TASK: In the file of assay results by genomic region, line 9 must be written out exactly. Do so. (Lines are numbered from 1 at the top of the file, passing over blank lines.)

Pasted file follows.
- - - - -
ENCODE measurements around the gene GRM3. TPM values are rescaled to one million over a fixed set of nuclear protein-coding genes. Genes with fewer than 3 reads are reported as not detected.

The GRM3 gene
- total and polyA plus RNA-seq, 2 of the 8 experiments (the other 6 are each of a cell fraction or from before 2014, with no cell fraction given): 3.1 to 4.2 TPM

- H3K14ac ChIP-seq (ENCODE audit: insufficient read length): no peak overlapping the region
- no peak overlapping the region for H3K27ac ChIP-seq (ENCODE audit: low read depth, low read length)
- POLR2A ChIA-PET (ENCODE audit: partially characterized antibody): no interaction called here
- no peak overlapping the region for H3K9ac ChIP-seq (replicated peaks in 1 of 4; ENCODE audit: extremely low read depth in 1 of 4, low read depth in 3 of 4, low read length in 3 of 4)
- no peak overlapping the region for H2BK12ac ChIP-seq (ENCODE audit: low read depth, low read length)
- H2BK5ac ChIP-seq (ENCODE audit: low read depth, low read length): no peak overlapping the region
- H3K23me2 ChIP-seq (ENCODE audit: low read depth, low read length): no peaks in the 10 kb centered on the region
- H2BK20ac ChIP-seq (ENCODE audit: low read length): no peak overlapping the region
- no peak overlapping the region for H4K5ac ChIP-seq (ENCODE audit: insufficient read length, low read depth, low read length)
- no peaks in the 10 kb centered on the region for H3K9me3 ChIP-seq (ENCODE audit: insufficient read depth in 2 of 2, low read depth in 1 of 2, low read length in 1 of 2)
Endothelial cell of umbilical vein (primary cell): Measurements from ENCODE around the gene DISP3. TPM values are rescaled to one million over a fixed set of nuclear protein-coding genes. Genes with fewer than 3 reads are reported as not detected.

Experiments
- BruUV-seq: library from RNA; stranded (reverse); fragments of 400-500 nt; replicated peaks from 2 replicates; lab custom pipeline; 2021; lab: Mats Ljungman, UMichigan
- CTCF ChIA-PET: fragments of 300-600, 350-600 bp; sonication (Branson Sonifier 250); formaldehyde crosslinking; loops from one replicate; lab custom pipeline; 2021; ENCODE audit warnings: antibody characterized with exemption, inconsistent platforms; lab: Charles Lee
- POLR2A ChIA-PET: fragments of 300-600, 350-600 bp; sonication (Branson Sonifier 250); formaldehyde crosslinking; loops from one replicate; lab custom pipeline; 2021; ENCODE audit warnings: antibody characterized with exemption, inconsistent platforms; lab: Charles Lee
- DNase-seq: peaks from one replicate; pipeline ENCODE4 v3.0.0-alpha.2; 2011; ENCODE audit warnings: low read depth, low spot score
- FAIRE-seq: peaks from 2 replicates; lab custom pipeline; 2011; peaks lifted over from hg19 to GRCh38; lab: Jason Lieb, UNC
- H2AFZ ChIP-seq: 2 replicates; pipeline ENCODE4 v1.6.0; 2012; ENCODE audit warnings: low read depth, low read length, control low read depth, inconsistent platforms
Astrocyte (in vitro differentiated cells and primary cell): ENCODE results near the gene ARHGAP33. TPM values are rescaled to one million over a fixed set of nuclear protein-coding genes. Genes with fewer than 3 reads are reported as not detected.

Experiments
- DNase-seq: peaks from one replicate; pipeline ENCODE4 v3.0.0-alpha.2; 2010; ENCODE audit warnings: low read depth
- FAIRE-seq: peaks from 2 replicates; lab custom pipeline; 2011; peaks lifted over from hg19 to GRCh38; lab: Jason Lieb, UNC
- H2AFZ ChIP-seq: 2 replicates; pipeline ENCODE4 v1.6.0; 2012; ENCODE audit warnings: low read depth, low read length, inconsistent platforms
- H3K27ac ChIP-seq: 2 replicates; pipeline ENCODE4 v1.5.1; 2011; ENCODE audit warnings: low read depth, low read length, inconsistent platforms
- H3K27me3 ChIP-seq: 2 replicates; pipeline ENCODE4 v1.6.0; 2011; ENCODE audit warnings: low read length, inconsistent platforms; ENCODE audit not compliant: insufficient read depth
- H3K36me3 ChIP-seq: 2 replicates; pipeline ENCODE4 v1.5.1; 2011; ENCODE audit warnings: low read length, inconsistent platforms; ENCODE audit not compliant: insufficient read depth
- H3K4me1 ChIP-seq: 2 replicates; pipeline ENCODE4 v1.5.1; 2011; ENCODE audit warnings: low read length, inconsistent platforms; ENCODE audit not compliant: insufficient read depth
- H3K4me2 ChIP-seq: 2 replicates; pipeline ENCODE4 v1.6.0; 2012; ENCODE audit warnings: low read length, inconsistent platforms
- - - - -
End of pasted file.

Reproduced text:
- H2BK5ac ChIP-seq (ENCODE audit: low read depth, low read length): no peak overlapping the region